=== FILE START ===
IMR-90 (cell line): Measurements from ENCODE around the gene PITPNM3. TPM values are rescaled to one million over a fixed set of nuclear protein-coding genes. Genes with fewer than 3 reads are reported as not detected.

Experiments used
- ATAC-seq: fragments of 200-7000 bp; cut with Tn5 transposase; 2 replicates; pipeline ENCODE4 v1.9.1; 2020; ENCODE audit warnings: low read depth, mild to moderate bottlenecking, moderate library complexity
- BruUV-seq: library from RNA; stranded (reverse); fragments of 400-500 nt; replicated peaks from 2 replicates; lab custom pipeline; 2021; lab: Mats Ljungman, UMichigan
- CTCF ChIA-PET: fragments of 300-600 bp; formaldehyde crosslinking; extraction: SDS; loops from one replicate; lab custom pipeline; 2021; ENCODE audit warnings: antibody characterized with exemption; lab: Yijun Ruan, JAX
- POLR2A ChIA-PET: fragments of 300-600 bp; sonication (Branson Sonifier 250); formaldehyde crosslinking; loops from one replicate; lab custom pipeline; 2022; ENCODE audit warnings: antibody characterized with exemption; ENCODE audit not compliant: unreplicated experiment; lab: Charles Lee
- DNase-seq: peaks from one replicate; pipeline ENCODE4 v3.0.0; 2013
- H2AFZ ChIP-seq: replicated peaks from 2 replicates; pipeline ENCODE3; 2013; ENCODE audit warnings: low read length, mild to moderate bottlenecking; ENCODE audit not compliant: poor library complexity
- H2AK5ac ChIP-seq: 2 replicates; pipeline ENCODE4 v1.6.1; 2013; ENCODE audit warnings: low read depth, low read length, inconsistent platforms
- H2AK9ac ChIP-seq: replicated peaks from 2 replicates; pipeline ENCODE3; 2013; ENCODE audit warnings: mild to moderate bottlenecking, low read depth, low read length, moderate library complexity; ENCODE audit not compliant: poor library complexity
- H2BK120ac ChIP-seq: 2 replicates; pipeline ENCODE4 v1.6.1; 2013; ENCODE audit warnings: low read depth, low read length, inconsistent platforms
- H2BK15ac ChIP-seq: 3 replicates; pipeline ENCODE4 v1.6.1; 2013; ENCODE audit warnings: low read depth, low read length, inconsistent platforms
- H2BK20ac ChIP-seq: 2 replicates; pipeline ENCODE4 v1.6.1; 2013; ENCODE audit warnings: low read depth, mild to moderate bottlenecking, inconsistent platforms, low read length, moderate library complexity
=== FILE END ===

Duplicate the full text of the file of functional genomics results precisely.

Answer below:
IMR-90 (cell line): Measurements from ENCODE around the gene PITPNM3. TPM values are rescaled to one million over a fixed set of nuclear protein-coding genes. Genes with fewer than 3 reads are reported as not detected.

Experiments used
- ATAC-seq: fragments of 200-7000 bp; cut with Tn5 transposase; 2 replicates; pipeline ENCODE4 v1.9.1; 2020; ENCODE audit warnings: low read depth, mild to moderate bottlenecking, moderate library complexity
- BruUV-seq: library from RNA; stranded (reverse); fragments of 400-500 nt; replicated peaks from 2 replicates; lab custom pipeline; 2021; lab: Mats Ljungman, UMichigan
- CTCF ChIA-PET: fragments of 300-600 bp; formaldehyde crosslinking; extraction: SDS; loops from one replicate; lab custom pipeline; 2021; ENCODE audit warnings: antibody characterized with exemption; lab: Yijun Ruan, JAX
- POLR2A ChIA-PET: fragments of 300-600 bp; sonication (Branson Sonifier 250); formaldehyde crosslinking; loops from one replicate; lab custom pipeline; 2022; ENCODE audit warnings: antibody characterized with exemption; ENCODE audit not compliant: unreplicated experiment; lab: Charles Lee
- DNase-seq: peaks from one replicate; pipeline ENCODE4 v3.0.0; 2013
- H2AFZ ChIP-seq: replicated peaks from 2 replicates; pipeline ENCODE3; 2013; ENCODE audit warnings: low read length, mild to moderate bottlenecking; ENCODE audit not compliant: poor library complexity
- H2AK5ac ChIP-seq: 2 replicates; pipeline ENCODE4 v1.6.1; 2013; ENCODE audit warnings: low read depth, low read length, inconsistent platforms
- H2AK9ac ChIP-seq: replicated peaks from 2 replicates; pipeline ENCODE3; 2013; ENCODE audit warnings: mild to moderate bottlenecking, low read depth, low read length, moderate library complexity; ENCODE audit not compliant: poor library complexity
- H2BK120ac ChIP-seq: 2 replicates; pipeline ENCODE4 v1.6.1; 2013; ENCODE audit warnings: low read depth, low read length, inconsistent platforms
- H2BK15ac ChIP-seq: 3 replicates; pipeline ENCODE4 v1.6.1; 2013; ENCODE audit warnings: low read depth, low read length, inconsistent platforms
- H2BK20ac ChIP-seq: 2 replicates; pipeline ENCODE4 v1.6.1; 2013; ENCODE audit warnings: low read depth, mild to moderate bottlenecking, inconsistent platforms, low read length, moderate library complexity